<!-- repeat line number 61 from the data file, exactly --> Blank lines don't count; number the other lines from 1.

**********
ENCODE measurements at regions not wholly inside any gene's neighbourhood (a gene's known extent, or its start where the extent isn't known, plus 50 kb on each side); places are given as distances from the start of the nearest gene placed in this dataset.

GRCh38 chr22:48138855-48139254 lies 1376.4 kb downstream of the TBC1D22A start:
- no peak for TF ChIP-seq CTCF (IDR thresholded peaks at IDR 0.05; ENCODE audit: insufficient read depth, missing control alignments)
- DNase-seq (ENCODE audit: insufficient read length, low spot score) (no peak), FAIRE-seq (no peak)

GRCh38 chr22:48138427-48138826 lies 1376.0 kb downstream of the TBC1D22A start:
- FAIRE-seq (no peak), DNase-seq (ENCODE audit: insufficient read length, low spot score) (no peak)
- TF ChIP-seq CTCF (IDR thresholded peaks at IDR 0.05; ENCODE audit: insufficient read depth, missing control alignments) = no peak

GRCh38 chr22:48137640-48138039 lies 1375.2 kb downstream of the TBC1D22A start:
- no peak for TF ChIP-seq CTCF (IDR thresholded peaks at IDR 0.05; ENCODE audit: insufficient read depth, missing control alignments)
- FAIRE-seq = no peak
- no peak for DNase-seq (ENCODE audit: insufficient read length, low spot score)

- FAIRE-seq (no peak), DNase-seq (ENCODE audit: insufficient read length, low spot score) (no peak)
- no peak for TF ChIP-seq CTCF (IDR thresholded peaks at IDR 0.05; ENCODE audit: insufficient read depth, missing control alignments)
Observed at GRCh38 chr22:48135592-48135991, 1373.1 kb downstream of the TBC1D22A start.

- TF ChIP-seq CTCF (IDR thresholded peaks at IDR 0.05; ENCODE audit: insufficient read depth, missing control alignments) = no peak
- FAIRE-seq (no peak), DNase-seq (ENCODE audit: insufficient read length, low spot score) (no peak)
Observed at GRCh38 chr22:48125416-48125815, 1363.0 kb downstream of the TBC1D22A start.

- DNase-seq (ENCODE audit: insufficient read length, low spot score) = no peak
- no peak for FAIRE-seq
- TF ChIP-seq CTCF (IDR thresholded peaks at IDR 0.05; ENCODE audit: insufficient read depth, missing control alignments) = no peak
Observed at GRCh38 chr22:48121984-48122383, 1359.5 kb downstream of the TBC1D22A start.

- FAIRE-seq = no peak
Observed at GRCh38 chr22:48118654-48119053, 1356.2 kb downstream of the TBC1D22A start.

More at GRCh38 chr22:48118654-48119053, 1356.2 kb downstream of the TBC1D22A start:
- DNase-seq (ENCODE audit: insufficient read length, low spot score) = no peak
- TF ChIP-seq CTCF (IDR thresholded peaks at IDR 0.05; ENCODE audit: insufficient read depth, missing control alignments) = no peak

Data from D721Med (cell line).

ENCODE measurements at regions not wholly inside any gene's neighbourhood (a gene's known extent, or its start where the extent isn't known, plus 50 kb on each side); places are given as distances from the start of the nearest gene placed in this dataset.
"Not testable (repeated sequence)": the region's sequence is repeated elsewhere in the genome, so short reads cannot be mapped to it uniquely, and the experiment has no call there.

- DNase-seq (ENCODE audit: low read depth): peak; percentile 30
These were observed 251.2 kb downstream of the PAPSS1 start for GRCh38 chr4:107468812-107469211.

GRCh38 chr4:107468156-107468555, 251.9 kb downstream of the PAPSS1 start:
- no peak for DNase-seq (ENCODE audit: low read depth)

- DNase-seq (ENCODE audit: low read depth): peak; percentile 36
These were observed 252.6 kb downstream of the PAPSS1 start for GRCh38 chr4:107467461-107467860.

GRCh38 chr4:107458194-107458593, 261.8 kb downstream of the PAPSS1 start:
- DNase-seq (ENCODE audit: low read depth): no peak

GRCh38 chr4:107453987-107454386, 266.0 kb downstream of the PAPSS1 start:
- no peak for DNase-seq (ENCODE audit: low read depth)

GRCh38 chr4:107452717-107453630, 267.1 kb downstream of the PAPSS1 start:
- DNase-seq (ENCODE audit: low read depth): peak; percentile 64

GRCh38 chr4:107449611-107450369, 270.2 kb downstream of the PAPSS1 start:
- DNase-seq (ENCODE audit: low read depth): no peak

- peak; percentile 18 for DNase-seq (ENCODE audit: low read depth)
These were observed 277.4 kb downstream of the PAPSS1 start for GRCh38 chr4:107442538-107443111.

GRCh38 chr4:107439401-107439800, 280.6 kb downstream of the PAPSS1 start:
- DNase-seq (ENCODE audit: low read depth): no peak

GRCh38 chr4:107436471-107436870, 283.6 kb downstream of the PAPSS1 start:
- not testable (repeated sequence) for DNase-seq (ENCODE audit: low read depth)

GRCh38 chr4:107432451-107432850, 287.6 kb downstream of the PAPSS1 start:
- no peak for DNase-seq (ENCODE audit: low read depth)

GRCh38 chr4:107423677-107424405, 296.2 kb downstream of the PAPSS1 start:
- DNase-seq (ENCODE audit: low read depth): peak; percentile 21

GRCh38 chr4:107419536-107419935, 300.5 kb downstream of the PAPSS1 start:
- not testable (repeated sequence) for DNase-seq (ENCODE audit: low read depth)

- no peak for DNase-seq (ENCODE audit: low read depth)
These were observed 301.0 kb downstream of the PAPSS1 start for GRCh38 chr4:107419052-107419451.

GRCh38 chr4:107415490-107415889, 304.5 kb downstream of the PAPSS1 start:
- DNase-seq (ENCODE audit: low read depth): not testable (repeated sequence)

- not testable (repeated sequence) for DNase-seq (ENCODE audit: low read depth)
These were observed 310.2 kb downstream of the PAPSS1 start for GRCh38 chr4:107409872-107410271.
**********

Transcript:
These were observed 310.2 kb downstream of the PAPSS1 start for GRCh38 chr4:107409872-107410271.